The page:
Like the industry, the new guy looks for people to turn to

Last summer, I received a behind-the-scenes tour of the famed Capitol Records building. No public tours are offered, but this being Hollywood, I knew someone who knew someone who managed to get me in to the legendary tower that looks like a stack of old LPs perched above a turntable.

To understand how meaningful this was to me, you need to understand that music is and always has been central to my life. I can’t play a note, but I sing, have an extensive music collection, and have met and written about a host of artists. So, like a kid in a candy store, there I stood in the basement-level recording studios with Nat King Cole’s piano and the microphones that captured Ella Fitzgerald’s voice. For a few minutes, I was able to sit in the straight-back stool that Frank Sinatra used when he was recording in Studio A.

It was inspiring, humbling, and a little scary to be standing in such shadows.

I was thinking about that day, those feelings, as I sat down to write my introductory column, with Dexter Gordon blowing “Who Can I Turn To” on the iPod. In many ways, I feel the same today.

Cheryl Proval, who you’re accustomed to reading in this space, has decided to scale back her duties here. Cheryl will continue her association with Axis Imaging News and our sister publication, Medical Imaging, as our business editor. She also will write “The Last Word” column in the back of this magazine as well as other features as time permits.

Once again, I find myself in a shadow. I come here with more than 20 years of publishing experience. My most recent position was as an editor and technology columnist for a Southern California business journal, and previously, I was business editor of the Los Angeles Daily News.

It’s a dynamic time to come aboard: The economy is taking its toll on health care costs. “Do more with less” has become the order of the day. The Deficit Reduction Act of 2005 is just now beginning to make its impact known. Like many other industries, outsourcing is an emerging topic, but teleradiology presents as many questions as it does answers. As you’ll read in this month’s edition, there is growing interest in subspecialty interpretation, but, again, many questions are raised about affordability and access. Training, recruiting, and retaining professionals are a constant worry. Software and technology are forever evolving.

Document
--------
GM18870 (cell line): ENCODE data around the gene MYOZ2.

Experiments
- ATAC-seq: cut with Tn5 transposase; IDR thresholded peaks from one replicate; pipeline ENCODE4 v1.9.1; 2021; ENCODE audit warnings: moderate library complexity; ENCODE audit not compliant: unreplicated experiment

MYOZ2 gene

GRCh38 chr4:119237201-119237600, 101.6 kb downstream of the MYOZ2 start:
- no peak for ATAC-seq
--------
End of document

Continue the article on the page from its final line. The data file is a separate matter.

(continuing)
The classic business model is changing, and rapidly so. This month’s summit of the Radiology Business Management Association will be filled with sessions addressing some of the many issues facing medical imaging. Our cover story features RBMA Board President Gregory M. Kusiak and a preview of his plans to do some research—and maybe even a little organizational soul-searching—to better understand the issues confronting the industry and expand the group’s reach. Look for additional stories from St Louis on our Web site and the Medical Imaging Web site.

The whirlwind of change is a lot for anyone to handle. As for me, I’m submersing myself in reading about the field. I have had conversations with several members of our Editorial Advisory Board and a few readers, too, and I look forward to having more.

You are the people I can turn to. I’m looking forward to hearing your ideas, your tips, and even your complaints, although I hope not to give you much to complain about. I do hope to give you a lot to think about. The goal of Axis Imaging News has been to identify issues and provide information to address them. That won’t change. Some things will change—the media are faced with many of the same business issues as the medical-imaging field. But through it all, the entire staff is committed to timely news and in-depth features that enlighten.

We are the ones you can turn to.

Dan Anderson
Editorial Director